The catalysts used herein for effecting stabilization of hydrocracked lube oils are preferably those of the ZSM-S type. Such catalysts comprise a ZSM-5 type crystalline zeolite in desired cationic form. Crystalline zeolite ZSM5 and its method of preparation are more particularly described in U.S. Pat. No. 3.702.886, the disclosure of which is incorporated herein by reference. A particularly effective catalyst is one of the ZSM-5 type wherein the initial sodium cations have been replaced with hydrogen ions, either as a result of treatment with an acid or as a result of replacement of the original sodium cations with ammonium cations which upon heating are converted to hydrogen cations. The ZSM-5 zeolite in desired cation form, such as HZSM-S, may be used as such or in combination with another material resistant to the temperatures and conditions employed in the conversion process. Such materials include active and inactive materials and synthetic or naturally occurring materials such as clays, silica and/or metal oxides. A particular feasible composite is one containing HZSM5 in combination with an alumina binder.

In addition to catalyst comprising a zeolite of the ZSM5 type, it has also been established that other high silica/alumina ratio crystalline aluminosilicates may be employed, such as for example dealuminized mordenite having a silica/alumina ratio of l5 to 200. The dealuminized mordenite may-be obtained by treatment of natural or synthetic mordenite having a silica/alumina ratio of approximately by exposing the same to treatment with EDTA (ethylene diamine tetraacetic acid) or other suitable extractant for alumina in accordance with well known techniques to yield a resulting mordenite product having a portion of its original alumina removed so that the dealuminized mordenite has a silica/alumina ratio in the above speci fied range.

The hydrocracked lube oil undergoing stabilization treatment is, in accordance with the present invention,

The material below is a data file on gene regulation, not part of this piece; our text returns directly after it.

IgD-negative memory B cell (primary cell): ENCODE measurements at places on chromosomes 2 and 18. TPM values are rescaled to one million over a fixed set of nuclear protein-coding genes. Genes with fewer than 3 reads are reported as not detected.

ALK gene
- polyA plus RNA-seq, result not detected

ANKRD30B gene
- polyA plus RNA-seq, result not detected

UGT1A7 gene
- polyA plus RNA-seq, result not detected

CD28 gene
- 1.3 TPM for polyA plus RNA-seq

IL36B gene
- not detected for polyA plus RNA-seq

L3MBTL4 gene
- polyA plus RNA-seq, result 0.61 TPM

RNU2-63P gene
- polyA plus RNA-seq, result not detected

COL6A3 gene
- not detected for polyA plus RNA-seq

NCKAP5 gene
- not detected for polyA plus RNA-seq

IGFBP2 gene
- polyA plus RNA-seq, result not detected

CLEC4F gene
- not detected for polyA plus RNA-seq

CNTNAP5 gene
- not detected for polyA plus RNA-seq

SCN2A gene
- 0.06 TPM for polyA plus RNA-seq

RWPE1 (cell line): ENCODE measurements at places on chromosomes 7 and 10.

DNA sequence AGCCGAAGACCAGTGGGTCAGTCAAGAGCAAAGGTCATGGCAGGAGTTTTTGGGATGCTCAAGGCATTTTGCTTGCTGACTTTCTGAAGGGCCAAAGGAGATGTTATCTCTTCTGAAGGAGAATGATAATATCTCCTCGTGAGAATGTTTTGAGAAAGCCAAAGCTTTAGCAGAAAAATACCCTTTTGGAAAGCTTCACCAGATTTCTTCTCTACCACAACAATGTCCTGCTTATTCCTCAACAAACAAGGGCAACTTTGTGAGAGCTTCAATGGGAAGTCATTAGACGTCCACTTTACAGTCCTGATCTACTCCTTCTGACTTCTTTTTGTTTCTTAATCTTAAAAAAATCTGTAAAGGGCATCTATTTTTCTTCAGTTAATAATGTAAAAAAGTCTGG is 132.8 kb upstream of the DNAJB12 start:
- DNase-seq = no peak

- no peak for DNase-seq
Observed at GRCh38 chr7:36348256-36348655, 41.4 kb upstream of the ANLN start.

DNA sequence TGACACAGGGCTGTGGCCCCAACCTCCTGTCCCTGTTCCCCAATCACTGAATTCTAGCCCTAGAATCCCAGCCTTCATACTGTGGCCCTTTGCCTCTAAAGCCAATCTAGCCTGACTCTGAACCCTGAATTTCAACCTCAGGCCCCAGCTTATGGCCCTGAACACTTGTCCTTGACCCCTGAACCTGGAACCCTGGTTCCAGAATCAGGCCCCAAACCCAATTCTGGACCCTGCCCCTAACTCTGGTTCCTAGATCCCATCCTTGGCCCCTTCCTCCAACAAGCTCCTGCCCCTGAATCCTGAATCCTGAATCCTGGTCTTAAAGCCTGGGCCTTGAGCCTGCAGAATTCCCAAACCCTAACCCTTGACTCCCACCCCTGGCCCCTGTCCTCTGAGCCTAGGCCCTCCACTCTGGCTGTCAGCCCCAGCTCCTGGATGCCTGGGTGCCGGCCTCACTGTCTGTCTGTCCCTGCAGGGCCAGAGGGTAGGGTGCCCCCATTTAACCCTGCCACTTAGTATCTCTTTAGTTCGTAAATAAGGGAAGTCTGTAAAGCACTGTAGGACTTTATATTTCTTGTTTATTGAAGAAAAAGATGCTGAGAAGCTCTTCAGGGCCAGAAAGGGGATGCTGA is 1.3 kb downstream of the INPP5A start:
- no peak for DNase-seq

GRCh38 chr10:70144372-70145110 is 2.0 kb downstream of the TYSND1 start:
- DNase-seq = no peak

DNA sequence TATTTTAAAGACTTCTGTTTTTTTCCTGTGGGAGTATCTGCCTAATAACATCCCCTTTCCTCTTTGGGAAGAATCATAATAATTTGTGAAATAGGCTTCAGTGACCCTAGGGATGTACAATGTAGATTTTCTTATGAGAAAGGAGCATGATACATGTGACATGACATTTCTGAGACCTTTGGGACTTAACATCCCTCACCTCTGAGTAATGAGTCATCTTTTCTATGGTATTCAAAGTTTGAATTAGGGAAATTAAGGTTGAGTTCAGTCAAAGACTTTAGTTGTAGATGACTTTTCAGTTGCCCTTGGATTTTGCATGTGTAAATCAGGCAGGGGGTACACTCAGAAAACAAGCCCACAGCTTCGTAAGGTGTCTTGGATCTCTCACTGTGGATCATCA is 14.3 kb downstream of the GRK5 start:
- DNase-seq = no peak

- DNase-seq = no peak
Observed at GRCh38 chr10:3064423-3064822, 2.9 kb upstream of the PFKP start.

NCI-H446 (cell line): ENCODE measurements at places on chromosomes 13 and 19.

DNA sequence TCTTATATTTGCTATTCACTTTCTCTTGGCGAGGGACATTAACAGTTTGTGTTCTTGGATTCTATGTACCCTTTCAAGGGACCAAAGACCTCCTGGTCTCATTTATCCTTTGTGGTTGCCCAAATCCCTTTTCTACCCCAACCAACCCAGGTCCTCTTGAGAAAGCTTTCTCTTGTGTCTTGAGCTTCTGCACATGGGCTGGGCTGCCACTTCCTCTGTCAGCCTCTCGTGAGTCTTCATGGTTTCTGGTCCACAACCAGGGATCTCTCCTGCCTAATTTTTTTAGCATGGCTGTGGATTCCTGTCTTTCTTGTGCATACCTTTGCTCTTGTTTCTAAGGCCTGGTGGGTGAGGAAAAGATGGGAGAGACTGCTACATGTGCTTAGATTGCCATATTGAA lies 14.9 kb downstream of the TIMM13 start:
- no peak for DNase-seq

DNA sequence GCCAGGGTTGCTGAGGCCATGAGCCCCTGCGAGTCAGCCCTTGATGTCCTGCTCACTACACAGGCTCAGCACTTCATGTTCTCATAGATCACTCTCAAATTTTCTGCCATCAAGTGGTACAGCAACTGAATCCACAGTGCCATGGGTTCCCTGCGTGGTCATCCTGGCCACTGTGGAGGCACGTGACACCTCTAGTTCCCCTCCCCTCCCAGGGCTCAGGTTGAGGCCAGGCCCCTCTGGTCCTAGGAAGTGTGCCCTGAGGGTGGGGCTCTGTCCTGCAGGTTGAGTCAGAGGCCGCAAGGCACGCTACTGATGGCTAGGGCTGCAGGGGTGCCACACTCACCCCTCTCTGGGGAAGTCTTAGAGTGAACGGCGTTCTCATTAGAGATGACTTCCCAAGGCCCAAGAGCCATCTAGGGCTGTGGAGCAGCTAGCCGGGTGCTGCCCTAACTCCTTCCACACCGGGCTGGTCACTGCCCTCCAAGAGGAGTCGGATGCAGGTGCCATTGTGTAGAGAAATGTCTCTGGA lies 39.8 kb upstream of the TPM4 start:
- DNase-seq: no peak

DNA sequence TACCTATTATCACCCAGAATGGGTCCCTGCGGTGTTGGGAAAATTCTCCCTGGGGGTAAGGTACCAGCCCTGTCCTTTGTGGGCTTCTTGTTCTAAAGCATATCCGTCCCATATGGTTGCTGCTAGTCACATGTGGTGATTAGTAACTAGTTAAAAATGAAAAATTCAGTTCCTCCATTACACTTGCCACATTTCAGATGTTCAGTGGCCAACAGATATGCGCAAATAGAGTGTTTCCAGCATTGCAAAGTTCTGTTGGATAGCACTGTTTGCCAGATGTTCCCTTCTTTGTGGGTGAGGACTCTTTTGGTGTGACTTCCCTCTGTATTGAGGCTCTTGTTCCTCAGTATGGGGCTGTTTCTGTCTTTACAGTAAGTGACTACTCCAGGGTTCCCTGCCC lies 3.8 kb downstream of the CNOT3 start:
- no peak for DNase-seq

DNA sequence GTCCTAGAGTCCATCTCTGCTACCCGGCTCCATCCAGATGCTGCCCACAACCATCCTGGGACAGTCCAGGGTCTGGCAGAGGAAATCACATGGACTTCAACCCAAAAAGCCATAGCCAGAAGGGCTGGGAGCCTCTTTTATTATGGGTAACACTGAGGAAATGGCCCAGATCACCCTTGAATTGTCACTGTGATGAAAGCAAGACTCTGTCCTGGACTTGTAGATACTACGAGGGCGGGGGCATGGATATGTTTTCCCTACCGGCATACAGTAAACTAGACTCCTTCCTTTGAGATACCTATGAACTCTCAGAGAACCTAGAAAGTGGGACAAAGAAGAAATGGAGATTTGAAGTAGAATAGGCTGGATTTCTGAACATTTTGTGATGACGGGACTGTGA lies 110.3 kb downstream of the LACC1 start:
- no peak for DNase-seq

. brought into contact with the above-described catalyst in the presence of at least about l weight percent and generally not more than about 10 weight percent of paraffin hydrocarbons which are capable of entering the pore structure of such catalyst. The latter may be either introduced into the hydrocracked lube from an external source to bring the paraffin content up to a minimum of about 1 weight percent, particularly in those instances wherein the initially obtained lube oil fraction has been subjected to dewaxing. Normal or slightly branched paraffins contemplated for addition include those in the C to C range and preferably those in the C to C30 range including mixtures of such paraffins with one another. Alternatively. a waxy hydrocracked lube oil fraction. which has not undergone previous dewaxing or which has undergone partial dewaxing and which contains at least about 1 weight percent of the above-designated paraffms. may be used without the addition of supplemental paraffins. [t is, however, an essential feature of the present process that contact of the hydrocracked lube with the above catalyst be effected in the presence of at least about i weight percent and generally not more than about 10 weight percent of paraftins capable of entering the pore structure of the specified catalyst.

Contact of the hydrocracked lube oil containing the noted paraffins with the above-described catalyst is accomplished at a temperature within the approximate range of 400F. to 650F. and preferably between about 450F. and 550F. at a liquid hourly space velocity of 0. l to 10. at a pressure of from about atmospheric to about 2,000 p.s.i.g., either in the presence or absence of hydrogen. When hydrogen is used, the resulting product has been found to have an improved color as well as being stabilized with respect to light and/or air as compared with a similar operation in which hydrogen is not present. When employed, hydrogen may be used up to pressures of about 2,000 p.s.i.g. As above noted, the liquid hourly space velocity may be in the range of 0.1 to E0. Preferably the liquid hourly space velocity of the hydrocracked lube oil undergoing stabilization is within the approximate range of 0.3 to 3 volumes of charge per volume of catalyst per hour. It is generally preferred to employ relatively high space velocities for the purpose of minimizing cracking to products boiling below 650F.